How To Choose Your University/College If You Don’t Know What You Want To Do
So picture it.
You’re in grade 12, you’ve got your whole life ahead of you…and…you’re stuck. You’re thinking: what the f*** do I do? Do I follow my older brother into engineering? Should I be a graphic design artist like my mom? Maybe I should take economics like my dad…Wait, what about what grandma wants? But I love the circus! Maybe I should go to theater school instead and be the next Anne Hathaway or George Clooney. That’ll make mom and dad proud! Maybe university/college is the right option. So many thoughts and so many counselors are throwing options at you, left and right, “Here’s a presentation from Western University! UBC! Scholarships!” So many options, so many choices to make, and you still have no idea what you want to do or be. And that’s okay.
Your first task is not to let anyone bully you into thinking that you SHOULD go into one thing or another. Don’t let your scientifically-minded grandma tell you that you should be a biologist, and don’t let your painter mother tell you that your gift in drawing will be wasted unless you go to art school. It might be hard, but you have to shake off all of the people that are trying to tell you what you can and can’t do. Do anything and everything you want. It’s your goddamn life.
Secondly, what’s your family budget?
Are your grades the kind of grades that get you scholarships? Do you have a particularly strong talent in sports/dance/art that you feel you could take to university? As much as it sucks, university/college is really expensive and being accepted to your dream school before finding out you can’t afford it sucks even harder. So, take a look at what’s realistic for you. Are you working? Can you pay back a student loan? How much can you realistically pay back? All of this is worth looking into. Use a tuition calculator at your bank. Going into this with some idea of budgeting is a really good idea.
Now, think about your learning style. Do you like a ton of people in an auditorium, listening to a lecture? High-tech rooms? Big huge campuses with lots of student activities? Maybe a university is better for you. If you prefer small classes, a smaller campus, more people-driven classes, college is probably the best fit for you. College professors tend to build more of a personal rapport with their students, and there are less noisy student life activities. It all depends on how you learn best. Neither is a definitive choice once you make it; lots of students take their first two years in college, then transfer into the specialized program in the local university.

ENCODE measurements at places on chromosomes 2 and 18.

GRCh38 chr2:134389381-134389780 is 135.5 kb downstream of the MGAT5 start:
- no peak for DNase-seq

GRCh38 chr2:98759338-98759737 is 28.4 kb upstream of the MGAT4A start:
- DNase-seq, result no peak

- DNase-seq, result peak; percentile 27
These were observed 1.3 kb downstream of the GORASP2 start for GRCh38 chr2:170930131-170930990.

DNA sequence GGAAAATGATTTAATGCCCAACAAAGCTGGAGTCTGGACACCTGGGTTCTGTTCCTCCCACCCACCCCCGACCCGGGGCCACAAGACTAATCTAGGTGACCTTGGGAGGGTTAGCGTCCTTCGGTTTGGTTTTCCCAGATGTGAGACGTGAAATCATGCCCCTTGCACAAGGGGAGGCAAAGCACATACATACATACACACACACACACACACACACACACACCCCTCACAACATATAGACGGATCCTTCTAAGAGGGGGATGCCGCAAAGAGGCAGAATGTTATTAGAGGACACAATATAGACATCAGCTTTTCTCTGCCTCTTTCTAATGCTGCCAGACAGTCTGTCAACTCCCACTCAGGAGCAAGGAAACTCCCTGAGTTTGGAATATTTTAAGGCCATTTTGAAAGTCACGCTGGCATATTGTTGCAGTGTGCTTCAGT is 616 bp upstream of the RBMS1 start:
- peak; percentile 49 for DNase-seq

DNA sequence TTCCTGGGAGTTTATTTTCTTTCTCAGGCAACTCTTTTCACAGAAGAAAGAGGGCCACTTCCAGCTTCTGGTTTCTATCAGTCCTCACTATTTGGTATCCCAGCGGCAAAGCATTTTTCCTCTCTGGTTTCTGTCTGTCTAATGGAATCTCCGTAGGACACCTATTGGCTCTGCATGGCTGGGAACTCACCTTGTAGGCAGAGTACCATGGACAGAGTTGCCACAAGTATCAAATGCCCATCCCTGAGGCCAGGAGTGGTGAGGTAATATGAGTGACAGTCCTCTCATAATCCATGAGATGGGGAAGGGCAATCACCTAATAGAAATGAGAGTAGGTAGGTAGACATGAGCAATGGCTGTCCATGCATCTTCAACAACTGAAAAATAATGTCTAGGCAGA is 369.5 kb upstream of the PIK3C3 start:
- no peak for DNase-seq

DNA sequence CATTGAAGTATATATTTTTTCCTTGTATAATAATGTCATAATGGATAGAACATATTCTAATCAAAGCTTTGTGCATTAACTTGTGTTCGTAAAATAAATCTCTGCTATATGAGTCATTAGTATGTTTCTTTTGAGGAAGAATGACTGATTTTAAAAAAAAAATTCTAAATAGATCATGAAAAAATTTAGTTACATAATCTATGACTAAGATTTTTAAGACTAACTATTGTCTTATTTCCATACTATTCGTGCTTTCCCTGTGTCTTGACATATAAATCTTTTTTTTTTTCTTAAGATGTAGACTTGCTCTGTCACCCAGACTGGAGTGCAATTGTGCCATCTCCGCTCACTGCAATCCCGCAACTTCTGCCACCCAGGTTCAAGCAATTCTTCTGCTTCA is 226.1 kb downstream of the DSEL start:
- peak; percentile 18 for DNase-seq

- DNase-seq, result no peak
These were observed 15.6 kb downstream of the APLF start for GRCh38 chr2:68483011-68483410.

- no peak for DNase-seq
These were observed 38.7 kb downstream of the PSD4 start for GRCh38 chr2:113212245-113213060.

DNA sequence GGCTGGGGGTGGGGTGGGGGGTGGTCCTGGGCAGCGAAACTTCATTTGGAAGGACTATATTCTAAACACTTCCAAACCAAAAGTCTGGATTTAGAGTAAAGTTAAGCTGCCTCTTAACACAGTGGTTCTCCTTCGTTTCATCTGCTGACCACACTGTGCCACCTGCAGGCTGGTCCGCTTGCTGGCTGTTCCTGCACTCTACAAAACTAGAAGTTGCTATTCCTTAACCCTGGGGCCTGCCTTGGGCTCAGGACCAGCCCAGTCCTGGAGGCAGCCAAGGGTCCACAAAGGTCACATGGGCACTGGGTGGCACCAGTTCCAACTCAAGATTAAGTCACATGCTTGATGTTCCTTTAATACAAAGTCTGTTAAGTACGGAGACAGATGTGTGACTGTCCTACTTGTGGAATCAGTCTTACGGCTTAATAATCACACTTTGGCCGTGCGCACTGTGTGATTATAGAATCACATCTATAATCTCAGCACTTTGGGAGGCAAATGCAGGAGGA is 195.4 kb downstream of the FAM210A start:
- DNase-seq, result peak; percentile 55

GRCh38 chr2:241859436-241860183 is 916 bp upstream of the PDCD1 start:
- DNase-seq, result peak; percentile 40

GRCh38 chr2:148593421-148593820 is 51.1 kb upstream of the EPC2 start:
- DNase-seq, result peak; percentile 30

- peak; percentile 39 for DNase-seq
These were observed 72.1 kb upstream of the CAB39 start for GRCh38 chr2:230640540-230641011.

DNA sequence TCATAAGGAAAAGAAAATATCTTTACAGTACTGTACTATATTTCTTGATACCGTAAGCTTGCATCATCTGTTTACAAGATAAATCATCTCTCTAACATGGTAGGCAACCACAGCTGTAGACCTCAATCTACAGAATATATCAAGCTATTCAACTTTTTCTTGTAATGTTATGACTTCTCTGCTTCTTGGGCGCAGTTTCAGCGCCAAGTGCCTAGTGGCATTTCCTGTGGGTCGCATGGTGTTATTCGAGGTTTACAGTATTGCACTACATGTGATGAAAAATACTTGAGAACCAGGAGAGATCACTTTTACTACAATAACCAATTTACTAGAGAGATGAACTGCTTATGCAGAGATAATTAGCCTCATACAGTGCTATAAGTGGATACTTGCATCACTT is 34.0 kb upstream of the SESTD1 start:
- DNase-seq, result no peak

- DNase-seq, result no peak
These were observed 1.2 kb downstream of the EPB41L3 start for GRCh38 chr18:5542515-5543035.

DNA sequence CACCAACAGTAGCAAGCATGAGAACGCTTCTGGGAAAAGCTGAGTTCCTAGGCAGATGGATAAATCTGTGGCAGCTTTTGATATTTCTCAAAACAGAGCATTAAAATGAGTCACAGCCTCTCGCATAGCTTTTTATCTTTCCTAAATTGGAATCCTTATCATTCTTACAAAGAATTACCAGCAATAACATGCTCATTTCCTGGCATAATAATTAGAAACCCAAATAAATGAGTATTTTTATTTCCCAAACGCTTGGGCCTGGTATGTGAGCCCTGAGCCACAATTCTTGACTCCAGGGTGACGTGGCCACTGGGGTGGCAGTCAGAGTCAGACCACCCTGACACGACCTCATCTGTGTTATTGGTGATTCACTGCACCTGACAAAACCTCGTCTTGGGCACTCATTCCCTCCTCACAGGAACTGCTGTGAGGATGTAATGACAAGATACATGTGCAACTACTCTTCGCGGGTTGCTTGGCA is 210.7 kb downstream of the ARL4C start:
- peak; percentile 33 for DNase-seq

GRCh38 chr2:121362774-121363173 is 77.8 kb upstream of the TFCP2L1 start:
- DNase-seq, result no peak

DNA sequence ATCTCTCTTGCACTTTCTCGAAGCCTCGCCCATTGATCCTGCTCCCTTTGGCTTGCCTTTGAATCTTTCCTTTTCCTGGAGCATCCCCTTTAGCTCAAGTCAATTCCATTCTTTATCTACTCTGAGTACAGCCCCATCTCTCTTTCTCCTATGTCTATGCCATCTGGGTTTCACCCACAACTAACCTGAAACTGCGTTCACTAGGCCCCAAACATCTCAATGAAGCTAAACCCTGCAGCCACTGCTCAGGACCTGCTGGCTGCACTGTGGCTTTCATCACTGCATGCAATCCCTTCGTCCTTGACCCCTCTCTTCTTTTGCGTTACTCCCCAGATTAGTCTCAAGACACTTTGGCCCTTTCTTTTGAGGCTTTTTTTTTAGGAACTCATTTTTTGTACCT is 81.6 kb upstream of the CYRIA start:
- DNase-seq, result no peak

Third: Where do you want to go?
Do you want to stay in Canada? If you’re in Halifax, do you wanna go to UBC and get as far away from your parents as possible? Or something more familiar, like Dalhousie or somewhere in the maritimes. Think location for university/college. If you like, you can also look at some universities or colleges abroad. (These tend to be more expensive, so watch out). It’s very important that you enjoy the place you’re studying in. If you want to learn Spanish, there are some amazing universities in Spain. Same with France, Ireland and The Netherlands. Sky’s the limit!
Psst…Write all this down and start answering these questions as you read. It’s worth it.
Fourth! What’s your love/talent?
Are you a dancer? A soccer player? A baseball player? If you don’t like sports, what about school subjects? Do you tend to do better in science and/or math classes, such as Calculus, Biology and Chemistry? Are you more literary-minded, and prefer Geography, Literature, English, Creative Writing and alternate languages? Or are you more of a fine arts person, who loves to draw, paint and create? Start jotting down all your favourite activities (Arguing with your parents counts! Great lawyers are made from argumentative teens). If, while doing this, you realize you REALLY want to study chemistry, or you REALLY love to draw, search up the best schools for that in the area you want.
However, if you still don’t know what you want, take all these subject preferences into account, and start looking at the top 5 university/college choices in the geographic area you want to study in. Then, go to the A-Z directory of their undergrad programs and take note of ALL the courses you’d be interested in taking. All of them! Doesn’t matter if there are 15 for one school and 2 for another. Then, once you’ve looked at every program in every school you’re considering, start narrowing it down. Most schools only want you to give one program choice, but some let you have two. Once you’ve got it down to one or two programs per school, that you can afford, start applying! Lastly, as a warning, some application fees can get pretty pricy.
You’re done! Good luck on your path to university, college, work, or wherever life may take you. You’ve got this!